A selection of famous doctors from Hippocrates to the first female doctors and pioneers in the use of new treatments.
Hippocrates (460 – 377 BC) –- Hippocrates was a great doctor of ancient Greece. Through his careful examination of patients, treatments and success rates, he was able to vastly improve his medical treatment. Hippocrates built up one of the great libraries of medical science in Kos. He is also credited with the Hippocratic oath which is still sworn today by medical practitioners.
Paracelsus (1493 – 1541) Swiss-German physician and leading health reformer. Paracelsus founded the discipline of toxicology and pioneered the use of chemicals in treating patients. He rebelled against the medical orthodoxy of the day, emphasising practical experience rather than ancient scriptures. He was also one of the first doctors to note illnesses can be psychological in nature.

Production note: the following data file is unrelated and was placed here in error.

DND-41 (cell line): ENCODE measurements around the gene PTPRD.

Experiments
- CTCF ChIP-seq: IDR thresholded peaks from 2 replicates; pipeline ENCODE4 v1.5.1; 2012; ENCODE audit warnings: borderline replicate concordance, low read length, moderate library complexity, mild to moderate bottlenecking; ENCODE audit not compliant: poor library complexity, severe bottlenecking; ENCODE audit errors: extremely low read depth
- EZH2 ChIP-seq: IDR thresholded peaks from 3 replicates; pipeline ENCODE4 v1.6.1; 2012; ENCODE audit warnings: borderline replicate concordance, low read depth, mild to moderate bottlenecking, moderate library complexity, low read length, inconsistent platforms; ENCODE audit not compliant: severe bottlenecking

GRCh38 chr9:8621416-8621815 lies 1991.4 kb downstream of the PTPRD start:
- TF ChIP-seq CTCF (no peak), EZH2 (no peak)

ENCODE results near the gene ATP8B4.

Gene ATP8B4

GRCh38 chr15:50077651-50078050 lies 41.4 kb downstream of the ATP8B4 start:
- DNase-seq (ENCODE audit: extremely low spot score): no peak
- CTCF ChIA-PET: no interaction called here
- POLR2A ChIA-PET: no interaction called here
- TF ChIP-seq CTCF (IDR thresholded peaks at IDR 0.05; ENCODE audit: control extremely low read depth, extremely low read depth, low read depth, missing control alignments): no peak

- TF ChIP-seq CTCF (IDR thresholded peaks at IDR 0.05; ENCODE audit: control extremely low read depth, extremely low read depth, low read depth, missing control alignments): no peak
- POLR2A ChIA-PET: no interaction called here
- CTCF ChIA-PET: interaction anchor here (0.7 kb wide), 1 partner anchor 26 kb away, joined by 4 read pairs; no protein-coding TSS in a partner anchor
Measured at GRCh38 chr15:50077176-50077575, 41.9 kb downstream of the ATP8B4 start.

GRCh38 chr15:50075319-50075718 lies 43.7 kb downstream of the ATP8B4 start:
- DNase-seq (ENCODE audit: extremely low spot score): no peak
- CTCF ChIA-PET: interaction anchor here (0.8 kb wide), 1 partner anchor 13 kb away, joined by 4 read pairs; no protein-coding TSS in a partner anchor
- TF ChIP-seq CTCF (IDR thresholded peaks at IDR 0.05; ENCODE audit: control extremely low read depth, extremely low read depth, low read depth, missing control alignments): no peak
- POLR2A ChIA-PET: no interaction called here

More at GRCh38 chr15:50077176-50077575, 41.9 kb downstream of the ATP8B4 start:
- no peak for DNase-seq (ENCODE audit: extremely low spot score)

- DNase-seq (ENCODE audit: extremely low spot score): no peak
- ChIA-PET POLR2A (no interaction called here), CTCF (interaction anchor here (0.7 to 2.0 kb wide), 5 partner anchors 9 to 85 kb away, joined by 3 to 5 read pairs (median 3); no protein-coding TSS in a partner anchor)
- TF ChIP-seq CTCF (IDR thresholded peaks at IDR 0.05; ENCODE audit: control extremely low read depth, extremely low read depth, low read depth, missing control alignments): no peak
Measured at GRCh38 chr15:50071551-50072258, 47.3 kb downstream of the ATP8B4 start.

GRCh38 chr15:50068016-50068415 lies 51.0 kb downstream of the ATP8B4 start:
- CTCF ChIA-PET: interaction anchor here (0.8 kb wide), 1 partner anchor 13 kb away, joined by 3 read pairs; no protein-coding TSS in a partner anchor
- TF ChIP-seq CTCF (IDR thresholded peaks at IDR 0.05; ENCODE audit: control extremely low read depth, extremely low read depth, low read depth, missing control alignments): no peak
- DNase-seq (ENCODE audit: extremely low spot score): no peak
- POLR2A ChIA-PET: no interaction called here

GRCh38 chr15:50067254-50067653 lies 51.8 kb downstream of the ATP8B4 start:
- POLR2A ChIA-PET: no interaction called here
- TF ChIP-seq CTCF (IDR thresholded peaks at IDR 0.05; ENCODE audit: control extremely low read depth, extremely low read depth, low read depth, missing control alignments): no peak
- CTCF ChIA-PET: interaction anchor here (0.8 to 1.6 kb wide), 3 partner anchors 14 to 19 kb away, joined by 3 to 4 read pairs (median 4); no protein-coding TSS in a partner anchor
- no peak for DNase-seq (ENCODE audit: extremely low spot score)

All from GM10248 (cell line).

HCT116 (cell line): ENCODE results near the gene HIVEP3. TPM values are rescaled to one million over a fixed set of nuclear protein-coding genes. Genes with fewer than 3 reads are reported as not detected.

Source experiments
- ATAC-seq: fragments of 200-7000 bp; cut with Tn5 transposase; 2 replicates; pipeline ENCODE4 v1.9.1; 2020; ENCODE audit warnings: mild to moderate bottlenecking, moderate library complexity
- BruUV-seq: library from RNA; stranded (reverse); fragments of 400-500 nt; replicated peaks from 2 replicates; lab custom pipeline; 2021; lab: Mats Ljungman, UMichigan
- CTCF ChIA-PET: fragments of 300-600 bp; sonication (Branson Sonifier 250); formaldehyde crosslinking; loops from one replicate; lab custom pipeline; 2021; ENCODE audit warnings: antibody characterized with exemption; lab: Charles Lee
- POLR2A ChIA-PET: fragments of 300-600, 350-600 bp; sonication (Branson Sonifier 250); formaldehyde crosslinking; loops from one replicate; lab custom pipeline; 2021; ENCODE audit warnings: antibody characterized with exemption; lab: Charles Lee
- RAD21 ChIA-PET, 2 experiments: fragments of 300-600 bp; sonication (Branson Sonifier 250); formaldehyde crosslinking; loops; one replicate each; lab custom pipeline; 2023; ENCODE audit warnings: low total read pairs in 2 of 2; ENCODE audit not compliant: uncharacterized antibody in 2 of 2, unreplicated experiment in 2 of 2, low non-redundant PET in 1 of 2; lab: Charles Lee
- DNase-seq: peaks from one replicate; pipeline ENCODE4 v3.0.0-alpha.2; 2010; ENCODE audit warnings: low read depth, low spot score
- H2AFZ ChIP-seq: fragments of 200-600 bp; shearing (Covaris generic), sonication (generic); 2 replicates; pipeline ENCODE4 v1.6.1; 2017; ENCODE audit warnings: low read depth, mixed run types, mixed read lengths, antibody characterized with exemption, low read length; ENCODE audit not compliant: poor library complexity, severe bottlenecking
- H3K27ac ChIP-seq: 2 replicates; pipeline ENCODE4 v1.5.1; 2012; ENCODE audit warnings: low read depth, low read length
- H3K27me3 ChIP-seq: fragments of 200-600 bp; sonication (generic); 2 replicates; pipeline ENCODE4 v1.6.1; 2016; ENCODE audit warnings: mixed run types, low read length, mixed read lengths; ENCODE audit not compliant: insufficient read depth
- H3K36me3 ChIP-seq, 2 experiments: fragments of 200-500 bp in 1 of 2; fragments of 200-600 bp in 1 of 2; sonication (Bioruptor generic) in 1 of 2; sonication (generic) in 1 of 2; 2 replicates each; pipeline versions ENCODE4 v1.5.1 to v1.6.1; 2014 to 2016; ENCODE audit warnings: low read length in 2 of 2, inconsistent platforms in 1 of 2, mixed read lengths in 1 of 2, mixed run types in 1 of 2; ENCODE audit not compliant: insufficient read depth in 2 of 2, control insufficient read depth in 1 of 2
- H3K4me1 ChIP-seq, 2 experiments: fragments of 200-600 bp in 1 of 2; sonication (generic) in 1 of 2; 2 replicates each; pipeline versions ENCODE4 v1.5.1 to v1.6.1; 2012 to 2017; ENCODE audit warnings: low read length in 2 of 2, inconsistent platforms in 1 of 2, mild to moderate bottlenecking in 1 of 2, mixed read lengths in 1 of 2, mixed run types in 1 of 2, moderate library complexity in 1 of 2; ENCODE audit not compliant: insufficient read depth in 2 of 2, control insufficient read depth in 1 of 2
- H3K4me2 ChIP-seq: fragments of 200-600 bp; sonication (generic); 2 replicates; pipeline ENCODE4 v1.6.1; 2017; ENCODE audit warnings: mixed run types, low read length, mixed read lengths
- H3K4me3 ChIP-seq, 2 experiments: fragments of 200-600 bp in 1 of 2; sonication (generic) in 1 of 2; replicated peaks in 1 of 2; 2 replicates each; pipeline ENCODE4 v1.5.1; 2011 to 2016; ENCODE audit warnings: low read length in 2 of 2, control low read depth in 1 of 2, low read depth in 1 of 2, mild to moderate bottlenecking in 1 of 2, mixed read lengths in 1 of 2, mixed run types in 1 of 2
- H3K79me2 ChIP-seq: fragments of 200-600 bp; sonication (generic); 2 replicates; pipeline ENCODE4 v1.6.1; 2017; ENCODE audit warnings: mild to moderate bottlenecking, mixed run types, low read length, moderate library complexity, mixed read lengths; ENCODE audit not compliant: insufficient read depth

Richard Lower (1631 – 1691) English physician who pioneered work on blood transfusions. He observed the circulation of blood and how it interacted with air.
William Harvey (1578 – 1657) English physician. He was the first known doctor to describe in detail the circulation and properties of blood being pumped to the brain and body by the heart.
Benjamin Rush (1745 – 1813) American physician, social reformer and ‘American Founding Father’. Rush was a professor of medical theory, and clinical practice at the University of Pennsylvania. He pioneered improved hygiene standards in hospitals and was the principal founder of American psychiatry. He also served as Surgeon General in the Continental army.